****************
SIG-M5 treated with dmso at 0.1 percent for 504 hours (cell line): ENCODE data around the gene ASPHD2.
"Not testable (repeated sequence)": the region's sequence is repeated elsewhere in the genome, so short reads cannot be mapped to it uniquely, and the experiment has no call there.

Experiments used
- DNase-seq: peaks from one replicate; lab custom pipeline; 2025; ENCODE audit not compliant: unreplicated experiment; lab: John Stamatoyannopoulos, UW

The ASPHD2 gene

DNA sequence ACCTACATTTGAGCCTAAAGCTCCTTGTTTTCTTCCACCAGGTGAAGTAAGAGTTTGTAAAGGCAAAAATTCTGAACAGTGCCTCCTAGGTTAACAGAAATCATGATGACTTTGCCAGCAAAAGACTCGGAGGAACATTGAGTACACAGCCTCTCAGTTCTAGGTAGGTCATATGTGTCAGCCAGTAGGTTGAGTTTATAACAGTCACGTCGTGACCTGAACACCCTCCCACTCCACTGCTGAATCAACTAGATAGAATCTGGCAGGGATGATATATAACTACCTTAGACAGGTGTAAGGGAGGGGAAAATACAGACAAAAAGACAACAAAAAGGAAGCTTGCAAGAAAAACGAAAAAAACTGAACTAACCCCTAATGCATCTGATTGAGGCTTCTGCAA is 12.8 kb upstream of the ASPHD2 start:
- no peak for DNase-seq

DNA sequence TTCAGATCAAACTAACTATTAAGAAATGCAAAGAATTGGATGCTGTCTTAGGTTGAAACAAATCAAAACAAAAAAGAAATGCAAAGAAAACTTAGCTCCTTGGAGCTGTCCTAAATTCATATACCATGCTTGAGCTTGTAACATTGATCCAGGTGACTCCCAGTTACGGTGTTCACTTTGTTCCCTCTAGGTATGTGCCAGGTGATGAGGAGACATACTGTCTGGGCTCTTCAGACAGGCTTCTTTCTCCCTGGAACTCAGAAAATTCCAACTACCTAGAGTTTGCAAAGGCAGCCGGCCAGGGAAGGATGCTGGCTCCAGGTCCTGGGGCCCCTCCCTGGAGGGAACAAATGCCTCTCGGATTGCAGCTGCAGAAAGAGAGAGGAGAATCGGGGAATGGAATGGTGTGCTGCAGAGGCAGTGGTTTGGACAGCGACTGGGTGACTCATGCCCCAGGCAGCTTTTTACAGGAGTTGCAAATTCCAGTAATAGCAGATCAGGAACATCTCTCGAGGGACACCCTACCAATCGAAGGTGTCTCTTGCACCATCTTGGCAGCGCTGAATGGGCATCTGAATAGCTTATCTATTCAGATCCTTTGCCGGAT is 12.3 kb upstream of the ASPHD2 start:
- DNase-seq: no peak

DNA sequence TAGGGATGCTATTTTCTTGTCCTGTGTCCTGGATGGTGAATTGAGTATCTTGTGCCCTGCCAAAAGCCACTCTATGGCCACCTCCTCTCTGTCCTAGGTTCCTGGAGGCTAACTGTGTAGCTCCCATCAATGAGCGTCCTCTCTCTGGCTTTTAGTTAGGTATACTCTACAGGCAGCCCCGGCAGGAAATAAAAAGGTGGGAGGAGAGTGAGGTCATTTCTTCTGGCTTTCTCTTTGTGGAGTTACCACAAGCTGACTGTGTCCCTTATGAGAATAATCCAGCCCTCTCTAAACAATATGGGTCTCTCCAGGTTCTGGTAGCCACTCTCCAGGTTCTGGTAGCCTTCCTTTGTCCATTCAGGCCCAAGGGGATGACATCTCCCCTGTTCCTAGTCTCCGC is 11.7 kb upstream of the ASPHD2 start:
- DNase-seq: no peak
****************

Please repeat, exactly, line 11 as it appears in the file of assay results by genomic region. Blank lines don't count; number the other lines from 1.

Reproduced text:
- DNase-seq: no peak